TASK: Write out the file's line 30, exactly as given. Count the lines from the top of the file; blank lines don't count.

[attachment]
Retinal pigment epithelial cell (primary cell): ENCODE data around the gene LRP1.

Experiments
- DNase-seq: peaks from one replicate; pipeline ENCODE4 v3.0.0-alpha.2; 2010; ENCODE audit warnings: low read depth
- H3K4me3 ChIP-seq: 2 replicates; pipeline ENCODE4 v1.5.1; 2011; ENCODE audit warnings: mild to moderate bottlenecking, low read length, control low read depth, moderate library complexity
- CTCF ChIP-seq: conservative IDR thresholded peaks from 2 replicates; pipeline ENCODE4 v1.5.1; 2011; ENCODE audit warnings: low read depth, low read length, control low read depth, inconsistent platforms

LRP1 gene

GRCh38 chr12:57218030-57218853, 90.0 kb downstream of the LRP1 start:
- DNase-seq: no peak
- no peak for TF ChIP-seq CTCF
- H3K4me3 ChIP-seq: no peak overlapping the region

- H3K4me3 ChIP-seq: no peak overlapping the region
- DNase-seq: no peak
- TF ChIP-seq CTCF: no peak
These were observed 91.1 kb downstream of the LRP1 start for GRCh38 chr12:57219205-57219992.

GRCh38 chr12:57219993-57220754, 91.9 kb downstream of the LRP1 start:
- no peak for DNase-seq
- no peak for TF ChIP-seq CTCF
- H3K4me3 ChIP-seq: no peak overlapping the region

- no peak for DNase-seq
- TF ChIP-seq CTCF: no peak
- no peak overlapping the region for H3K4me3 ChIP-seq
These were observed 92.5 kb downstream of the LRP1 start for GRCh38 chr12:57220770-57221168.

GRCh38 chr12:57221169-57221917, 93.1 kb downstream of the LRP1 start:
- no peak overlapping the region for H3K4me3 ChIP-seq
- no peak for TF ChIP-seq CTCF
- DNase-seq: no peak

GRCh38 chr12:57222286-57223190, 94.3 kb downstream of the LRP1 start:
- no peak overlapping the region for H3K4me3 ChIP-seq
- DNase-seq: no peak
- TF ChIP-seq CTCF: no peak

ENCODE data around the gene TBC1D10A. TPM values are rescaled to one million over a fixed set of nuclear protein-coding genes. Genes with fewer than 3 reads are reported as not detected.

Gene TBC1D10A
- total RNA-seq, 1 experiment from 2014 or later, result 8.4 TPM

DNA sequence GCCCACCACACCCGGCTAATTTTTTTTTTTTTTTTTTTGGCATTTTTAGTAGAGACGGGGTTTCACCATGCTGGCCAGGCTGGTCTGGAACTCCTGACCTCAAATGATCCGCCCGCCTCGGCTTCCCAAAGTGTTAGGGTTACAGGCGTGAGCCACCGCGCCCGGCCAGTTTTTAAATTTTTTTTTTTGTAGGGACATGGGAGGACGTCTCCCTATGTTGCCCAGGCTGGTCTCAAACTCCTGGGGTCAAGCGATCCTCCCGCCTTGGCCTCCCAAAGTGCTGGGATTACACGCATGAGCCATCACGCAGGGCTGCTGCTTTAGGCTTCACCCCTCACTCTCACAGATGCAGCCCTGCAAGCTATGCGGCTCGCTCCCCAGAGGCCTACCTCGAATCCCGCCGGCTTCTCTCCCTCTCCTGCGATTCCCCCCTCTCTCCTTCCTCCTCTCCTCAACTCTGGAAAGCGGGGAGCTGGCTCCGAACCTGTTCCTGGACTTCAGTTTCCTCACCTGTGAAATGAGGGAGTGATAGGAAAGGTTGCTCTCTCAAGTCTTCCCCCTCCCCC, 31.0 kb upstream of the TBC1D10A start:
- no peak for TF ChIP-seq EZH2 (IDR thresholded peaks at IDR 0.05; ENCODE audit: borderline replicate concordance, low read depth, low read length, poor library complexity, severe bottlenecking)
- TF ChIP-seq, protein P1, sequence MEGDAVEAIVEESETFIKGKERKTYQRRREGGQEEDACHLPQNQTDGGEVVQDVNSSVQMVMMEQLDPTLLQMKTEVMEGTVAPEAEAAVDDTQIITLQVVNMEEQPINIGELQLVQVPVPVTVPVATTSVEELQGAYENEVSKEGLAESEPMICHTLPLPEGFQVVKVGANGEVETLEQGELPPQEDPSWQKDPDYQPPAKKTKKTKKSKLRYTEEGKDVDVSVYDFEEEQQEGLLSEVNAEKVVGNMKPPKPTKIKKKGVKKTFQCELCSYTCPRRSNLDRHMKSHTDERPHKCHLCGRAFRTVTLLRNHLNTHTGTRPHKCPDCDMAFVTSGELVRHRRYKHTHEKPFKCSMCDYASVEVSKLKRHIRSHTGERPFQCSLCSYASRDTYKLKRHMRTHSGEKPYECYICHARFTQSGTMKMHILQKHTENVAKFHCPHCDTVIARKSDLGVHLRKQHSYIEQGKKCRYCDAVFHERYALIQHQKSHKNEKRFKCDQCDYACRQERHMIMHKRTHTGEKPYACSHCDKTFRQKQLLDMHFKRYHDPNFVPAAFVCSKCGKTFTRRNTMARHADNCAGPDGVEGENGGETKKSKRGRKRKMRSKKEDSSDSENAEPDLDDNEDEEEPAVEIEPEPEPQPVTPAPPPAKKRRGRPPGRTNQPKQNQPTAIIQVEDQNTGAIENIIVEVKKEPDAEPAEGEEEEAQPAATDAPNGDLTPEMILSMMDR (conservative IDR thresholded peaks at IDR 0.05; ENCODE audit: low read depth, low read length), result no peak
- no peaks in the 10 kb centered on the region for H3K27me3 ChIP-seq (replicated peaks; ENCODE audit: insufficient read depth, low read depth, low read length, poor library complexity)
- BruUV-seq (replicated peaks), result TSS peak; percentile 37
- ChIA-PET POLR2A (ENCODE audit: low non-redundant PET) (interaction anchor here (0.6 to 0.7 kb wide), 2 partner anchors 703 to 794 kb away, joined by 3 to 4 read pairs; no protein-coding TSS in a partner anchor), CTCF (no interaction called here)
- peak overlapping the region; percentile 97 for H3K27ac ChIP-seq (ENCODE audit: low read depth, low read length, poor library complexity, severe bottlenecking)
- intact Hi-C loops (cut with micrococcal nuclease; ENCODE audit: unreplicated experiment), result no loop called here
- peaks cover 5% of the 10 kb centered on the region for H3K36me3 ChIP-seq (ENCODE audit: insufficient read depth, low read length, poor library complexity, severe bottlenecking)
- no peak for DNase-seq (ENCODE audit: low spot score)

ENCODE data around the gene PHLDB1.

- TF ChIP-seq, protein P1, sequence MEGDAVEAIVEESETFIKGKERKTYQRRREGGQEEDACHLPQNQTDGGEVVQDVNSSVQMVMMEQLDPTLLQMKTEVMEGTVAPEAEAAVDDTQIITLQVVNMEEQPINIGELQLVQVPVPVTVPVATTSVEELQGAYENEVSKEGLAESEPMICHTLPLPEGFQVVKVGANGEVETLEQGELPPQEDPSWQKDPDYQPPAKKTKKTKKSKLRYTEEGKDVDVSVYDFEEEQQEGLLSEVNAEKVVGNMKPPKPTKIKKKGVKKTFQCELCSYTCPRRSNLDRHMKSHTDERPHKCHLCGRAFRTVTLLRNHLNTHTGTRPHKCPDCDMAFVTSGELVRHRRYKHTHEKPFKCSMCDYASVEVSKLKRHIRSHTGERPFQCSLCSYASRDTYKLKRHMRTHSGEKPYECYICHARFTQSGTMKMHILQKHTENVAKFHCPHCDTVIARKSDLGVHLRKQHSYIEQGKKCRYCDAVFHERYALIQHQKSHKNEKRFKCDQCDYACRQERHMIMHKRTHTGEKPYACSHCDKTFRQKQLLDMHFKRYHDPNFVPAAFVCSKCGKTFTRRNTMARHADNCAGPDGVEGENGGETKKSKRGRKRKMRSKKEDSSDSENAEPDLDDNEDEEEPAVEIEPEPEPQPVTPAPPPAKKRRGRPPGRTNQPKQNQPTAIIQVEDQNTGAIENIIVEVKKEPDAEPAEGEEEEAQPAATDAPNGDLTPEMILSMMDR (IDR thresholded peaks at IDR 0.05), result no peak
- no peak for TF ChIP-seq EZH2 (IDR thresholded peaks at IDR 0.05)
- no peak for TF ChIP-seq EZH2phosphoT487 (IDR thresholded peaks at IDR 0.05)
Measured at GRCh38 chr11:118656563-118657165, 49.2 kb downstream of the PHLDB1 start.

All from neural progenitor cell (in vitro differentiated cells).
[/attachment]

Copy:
- TF ChIP-seq CTCF: no peak